The St Paul had an unusually long uninterrupted peacetime career for a Baltimore class ship. She was in the Western Pacific from May 1954 to July 1955, and again from August 1955 to January 1956, this time as flagship of the 7th Fleet.

In September 1955 she became flagship of the 1st Fleet, then in November became flagship of the 7th Fleet in the Western Pacific. This tour lasted to April 1957 and as followed by another tour from February-August 1958.  

In May 1959 St Paul moved to Yokosuka, which became her new home port (the first time a cruiser or larger ship had used a Far East port as its home port since the Second World War). This spell in the Far East lasted for 39 months. It was followed by a spell as flagship of the 1st Fleet.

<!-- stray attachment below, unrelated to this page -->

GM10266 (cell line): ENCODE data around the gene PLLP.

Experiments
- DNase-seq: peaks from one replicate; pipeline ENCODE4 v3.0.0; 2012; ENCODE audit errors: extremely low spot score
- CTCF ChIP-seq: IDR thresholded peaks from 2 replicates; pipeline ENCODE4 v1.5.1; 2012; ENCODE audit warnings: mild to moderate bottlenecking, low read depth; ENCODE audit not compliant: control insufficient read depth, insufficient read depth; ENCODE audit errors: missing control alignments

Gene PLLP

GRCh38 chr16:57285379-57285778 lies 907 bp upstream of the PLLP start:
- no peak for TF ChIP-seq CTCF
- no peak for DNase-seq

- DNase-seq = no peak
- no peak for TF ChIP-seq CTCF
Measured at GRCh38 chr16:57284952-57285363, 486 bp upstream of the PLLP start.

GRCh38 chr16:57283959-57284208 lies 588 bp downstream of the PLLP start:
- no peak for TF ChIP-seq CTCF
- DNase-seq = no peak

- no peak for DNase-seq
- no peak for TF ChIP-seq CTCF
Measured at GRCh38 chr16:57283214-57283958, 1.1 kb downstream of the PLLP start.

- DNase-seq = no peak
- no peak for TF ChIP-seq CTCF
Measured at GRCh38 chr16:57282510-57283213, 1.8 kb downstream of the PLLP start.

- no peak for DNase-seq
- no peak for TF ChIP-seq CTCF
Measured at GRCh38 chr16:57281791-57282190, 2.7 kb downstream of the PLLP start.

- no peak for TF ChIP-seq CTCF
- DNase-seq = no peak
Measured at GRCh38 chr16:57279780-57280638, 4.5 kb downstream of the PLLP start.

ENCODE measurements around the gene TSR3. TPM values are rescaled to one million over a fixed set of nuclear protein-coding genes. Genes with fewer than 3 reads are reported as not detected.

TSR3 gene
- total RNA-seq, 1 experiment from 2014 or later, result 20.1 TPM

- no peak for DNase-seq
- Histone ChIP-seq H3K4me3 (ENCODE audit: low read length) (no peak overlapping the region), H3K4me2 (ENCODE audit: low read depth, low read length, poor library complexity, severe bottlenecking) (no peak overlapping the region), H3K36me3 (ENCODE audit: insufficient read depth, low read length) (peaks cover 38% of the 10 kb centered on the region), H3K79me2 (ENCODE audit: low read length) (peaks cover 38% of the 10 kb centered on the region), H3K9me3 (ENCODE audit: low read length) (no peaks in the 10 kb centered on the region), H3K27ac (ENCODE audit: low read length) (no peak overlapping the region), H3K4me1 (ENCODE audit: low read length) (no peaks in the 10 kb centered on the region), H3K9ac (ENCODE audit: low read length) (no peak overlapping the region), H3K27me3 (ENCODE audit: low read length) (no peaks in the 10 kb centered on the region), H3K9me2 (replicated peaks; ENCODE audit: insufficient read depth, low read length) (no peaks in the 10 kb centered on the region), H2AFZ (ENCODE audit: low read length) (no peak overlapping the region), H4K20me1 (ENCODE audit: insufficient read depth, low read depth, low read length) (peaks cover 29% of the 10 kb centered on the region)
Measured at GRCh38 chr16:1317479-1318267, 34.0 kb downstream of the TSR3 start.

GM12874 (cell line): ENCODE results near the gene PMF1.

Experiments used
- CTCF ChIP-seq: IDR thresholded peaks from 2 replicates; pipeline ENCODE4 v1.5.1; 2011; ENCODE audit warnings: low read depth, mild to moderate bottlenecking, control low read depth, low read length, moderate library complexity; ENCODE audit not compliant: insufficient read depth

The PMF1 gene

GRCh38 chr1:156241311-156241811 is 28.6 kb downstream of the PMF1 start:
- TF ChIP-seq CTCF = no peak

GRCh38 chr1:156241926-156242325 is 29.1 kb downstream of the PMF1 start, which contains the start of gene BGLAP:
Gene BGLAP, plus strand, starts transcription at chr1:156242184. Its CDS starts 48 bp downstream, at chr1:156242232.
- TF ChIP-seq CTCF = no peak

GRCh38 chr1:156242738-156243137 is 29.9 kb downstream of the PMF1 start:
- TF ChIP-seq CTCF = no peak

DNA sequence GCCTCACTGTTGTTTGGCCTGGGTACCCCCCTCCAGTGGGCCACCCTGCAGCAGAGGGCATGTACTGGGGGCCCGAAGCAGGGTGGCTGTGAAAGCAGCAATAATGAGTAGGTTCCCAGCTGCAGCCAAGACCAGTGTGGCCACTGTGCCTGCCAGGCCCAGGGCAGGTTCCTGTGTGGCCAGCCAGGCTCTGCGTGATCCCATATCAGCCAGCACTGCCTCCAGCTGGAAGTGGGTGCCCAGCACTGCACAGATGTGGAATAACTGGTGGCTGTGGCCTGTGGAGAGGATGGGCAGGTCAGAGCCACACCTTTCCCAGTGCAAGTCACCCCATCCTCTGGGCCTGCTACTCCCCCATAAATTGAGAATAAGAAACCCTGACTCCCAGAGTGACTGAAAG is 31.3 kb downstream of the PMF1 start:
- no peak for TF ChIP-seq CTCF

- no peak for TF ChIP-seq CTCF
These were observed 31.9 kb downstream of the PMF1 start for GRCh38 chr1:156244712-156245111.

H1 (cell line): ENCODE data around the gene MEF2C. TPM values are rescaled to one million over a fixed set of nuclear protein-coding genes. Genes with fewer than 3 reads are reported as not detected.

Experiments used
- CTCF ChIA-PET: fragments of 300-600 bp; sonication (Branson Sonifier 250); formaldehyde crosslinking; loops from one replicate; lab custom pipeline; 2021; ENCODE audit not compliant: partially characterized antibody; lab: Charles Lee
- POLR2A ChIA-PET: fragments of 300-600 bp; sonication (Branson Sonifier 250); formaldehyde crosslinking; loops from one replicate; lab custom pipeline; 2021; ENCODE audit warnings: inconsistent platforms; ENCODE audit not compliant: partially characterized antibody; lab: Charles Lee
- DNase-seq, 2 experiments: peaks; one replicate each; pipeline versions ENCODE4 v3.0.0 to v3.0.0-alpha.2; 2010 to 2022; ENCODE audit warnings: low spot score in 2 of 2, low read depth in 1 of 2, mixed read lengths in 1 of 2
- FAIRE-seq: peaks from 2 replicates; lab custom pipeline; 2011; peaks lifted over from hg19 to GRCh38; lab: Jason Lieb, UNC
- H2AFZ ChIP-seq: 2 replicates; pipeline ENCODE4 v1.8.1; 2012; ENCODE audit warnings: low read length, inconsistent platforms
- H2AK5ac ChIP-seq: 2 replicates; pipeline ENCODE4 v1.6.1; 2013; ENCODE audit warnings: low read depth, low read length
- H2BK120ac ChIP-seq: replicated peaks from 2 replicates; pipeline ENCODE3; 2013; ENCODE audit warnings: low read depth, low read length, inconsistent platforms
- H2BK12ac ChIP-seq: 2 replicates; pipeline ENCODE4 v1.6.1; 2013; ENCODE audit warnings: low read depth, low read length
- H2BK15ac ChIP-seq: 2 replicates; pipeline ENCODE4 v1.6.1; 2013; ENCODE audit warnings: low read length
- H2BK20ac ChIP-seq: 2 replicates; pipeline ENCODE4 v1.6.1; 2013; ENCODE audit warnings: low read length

In 1965 the St Paul rejoined the 7th Fleet at the start of five combat tours off Vietnam. Her main role was once again shore bombardment. The ship was awarded the Navy Unit Commendation and two Meritorious Unit Commendations for her actions off Vietnam.

The St Paul was decommissioned on 30 April 1971. She was struck off the Navy List on 31 July 1978 and sold for scrap in 1980.

Displacement (standard)

14,472t

Displacement (loaded)

17,031t

Top Speed

33kts

Range

10,000nm at 15kts

Armour – belt

4-6in

 - armour deck

2.5in

 - barbettes

6.3in

 - turrets

8in face
3in roof
2-3.75in sides
1.5 rear

 - conning tower

6in
3in roof

 - underwater magazines

3in side
2.5in deck

Length

673ft 5in oa

Armaments

Nine 8in guns (three triple turrets)
Twelve 5in/38 guns (six double positions)
Forty eight 40mm guns (11x4, 2x2)
Twenty four 20mm guns
Four aircraft

Crew complement

2039

Laid down

3 February 1943

Launched

16 September 1944

Completed

17 February 1945

Stricken

31 July 1978

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How to cite this article: Rickard, J (16 February 2015), USS St Paul (CA-73) (originally Rochester) , http://www.historyofwar.org/articles/weapons_USS_St_Paul_CA73.html